All About The Lizard & Lizard Point, UK
The Lizard (Lizard Village) is a Cornish community filled with mermaid shops and quaint inns. It is also the gateway to Lizard Point, a rocky peninsula at the southernmost tip of mainland Britain where the Atlantic Ocean meets the English Channel. The region is home to stunning land- and seascapes that are crisscrossed by a network of hiking trails. Read our Lizard Point guide for information on services available and things to do in The Lizard, Cornwall UK.
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WHY IS IT CALLED “LIZARD” POINT
The name “Lizard” is derived from the Old Cornish dialect. In Old Cornish, the word “Lys” means courtroom or fortress, and the word “Ardh” means height or high place. Thus, “Lysardh,” or Lizard, would mean high courtroom, or fortress on a high place (appropriate for the region’s cliffs). The name is not thought to have any connection to reptiles, dragons, or other scaley beings.
LIZARD POINT GEOGRAPHY
The geography of Lizard Point is oft studied by geologists. Lizard Village and Lizard Point exist upon a plateau called the Lizard Peninsula. The peninsula is surrounded on three sides by the ocean, and on one side by the Helford River. The peninsula is an ophiolite, meaning it is a piece of the ocean floor that was lifted onto the continental plate. This occurred between 400-500 million years ago.
The origins of the Lizard Peninsula resulted in Serpentinite rock formations and other unusual topography, plants, and wild life. The plateau where Lizard Village sits is surrounded by rolling farmland. Lizard point is characterized by dramatic cliffs and jagged rock formations along the Atlantic Coast. These rocky promenades extend into the sea.
LIZARD POINT HISTORY
The sea has played a prominent role in the history of Lizard Point and Lizard Village. With its southern location, Lizard Point was a starting point for many ocean voyages. It was also notorious for the number of ships that were destroyed by rocks under the sea. At Lizard Point, visitors can view relics of this history at the Lizard Lighthouse and abandoned Lizard Lifeboat Station in Polpeor Cove.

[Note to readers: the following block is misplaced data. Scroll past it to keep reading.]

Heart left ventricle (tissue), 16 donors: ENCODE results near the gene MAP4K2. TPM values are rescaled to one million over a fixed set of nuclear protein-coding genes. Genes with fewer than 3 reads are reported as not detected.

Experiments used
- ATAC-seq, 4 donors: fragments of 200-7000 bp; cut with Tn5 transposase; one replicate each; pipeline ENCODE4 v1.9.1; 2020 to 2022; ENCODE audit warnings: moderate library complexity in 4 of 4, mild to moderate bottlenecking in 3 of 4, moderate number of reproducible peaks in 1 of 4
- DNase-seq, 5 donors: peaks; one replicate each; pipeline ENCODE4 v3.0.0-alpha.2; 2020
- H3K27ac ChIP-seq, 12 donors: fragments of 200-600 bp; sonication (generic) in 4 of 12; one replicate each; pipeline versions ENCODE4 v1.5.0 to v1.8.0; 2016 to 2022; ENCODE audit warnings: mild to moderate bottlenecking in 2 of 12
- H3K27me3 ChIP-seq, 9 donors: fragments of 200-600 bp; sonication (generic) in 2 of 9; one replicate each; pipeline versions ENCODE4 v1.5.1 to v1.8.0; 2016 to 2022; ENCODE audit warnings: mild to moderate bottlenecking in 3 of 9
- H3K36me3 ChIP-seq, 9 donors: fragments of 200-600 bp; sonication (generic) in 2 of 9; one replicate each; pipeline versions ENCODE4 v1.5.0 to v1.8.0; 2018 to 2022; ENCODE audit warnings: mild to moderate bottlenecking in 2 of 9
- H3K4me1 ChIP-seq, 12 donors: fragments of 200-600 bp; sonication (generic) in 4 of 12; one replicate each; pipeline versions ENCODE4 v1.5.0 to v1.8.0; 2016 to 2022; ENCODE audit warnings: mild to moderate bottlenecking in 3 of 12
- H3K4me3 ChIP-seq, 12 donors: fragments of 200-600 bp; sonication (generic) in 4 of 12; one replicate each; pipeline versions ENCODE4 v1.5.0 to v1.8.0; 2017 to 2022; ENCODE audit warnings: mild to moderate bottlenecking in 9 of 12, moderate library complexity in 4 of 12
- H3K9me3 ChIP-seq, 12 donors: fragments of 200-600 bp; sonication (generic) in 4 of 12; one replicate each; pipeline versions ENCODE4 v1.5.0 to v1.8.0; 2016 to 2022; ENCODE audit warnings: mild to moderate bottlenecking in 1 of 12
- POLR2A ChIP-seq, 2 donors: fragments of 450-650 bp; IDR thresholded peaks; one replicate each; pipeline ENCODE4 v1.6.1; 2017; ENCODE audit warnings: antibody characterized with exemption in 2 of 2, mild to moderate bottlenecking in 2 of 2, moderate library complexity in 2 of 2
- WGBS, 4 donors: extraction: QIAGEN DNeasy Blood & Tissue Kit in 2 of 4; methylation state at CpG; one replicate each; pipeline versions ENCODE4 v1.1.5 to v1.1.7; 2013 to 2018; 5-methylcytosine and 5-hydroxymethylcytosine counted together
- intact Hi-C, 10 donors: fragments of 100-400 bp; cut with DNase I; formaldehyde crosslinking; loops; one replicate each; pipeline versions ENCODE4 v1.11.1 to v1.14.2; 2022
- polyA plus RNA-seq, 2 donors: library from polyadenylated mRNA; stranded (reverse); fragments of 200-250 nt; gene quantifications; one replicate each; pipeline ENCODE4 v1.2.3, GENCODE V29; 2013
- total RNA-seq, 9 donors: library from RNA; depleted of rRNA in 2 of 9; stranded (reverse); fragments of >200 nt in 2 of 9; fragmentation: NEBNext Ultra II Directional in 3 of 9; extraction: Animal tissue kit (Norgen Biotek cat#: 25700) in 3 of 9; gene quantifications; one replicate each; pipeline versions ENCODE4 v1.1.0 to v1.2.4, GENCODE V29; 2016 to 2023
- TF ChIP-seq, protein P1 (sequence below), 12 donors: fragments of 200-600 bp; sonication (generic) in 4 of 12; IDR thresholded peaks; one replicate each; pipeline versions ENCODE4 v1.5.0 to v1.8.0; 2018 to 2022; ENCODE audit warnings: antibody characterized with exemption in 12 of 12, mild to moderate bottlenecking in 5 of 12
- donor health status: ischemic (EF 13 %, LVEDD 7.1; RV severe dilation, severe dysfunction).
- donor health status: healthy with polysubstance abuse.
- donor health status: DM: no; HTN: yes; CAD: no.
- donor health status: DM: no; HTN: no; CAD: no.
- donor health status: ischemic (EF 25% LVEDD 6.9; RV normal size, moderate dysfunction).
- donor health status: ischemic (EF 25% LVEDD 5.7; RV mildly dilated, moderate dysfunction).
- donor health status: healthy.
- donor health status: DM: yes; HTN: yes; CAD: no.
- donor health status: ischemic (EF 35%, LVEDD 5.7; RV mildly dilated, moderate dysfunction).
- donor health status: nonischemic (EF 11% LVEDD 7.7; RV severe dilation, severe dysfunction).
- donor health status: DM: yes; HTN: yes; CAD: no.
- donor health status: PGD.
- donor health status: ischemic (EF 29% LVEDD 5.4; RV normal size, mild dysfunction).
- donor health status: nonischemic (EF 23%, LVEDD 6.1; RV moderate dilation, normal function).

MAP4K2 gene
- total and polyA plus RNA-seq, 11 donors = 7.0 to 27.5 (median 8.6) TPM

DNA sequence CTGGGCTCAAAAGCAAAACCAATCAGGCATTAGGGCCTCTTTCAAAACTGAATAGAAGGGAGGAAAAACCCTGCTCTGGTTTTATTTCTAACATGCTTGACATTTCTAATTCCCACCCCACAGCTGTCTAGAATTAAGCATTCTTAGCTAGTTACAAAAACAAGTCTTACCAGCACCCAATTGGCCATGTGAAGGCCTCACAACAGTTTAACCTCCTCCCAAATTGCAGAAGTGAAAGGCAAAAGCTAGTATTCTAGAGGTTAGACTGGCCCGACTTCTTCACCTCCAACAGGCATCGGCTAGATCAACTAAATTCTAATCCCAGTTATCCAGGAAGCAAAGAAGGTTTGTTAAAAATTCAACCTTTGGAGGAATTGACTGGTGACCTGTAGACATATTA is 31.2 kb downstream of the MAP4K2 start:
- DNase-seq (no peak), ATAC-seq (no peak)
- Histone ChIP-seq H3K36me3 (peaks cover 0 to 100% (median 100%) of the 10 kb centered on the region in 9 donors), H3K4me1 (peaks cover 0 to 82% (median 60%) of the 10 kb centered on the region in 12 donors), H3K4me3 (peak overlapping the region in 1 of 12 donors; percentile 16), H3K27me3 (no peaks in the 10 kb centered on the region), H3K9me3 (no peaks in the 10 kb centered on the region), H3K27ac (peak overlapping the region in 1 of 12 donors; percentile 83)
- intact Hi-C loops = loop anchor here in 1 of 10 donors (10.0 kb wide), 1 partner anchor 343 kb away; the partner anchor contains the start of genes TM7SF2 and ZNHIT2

At one time, the mining of tin and copper was prominent in the region. The PBS series Poldark was filmed in this area. Lizard Point was also the location where Guglielmo Marconi performed many of his pioneering wireless experiments which lead to the birth of the radio transmission.
Today, England’s National Trust owns and preserves much of Lizard Point and the surrounding territory. The trust (along with other charitable organizations) maintains the Lizard Lighthouse, Lizard Point, the Marconi Wireless Station, and the spectacular South West Coast Path that links these historical sites.
IS IT WORTH VISITING LIZARD POINT
The Lizard will hold your attention if you are a fan of fishing villages, independent art galleries, fresh seafood, and country markets. Lizard Point will appeal to you if you love to walk along wind-blown cliffs, or if you enjoy ferreting out secluded beaches.
The Lizard Peninsula has been recognized as an Area of Outstanding Natural Beauty (AONB). In addition, the surrounding ocean has been designated as a Marine Conservation Zone rich in biodiversity.
The Lizard Peninsula’s unusual geography, interesting history, excellent hiking, gorgeous landscapes, and well-maintained roads make it worth visiting. Moreover, the area’s multitude of restaurants serving regional fare, shops with locally made wares, and family-run lodging – all offered in a low-key, low-cost, uncommercialized setting – only adds to its appeal.
LIZARD POINT PARKING
The National Trust Lizard Point maintains several fee-for-parking lots in the area. Visitors will find a large parking lot by the town square in Lizard Village. In addition, there are public car parks at the Lizard Lighthouse and at Lizard Point (follow the signs from the town square).
LIZARD POINT MAP
HOW TO GET TO LIZARD POINT
Falmouth is the largest town near the Lizard Peninsula. Most visitors will arrive in Lizard Point by car or bus from the Falmouth area. The fastest route from Falmouth to The Lizard is about 42 minutes (23.5 miles or 38 km) via Highway A394 and A3083. By bus, travelers would ride from Falmouth to Helston and take the Lizard bus route 34 to Lizard Point.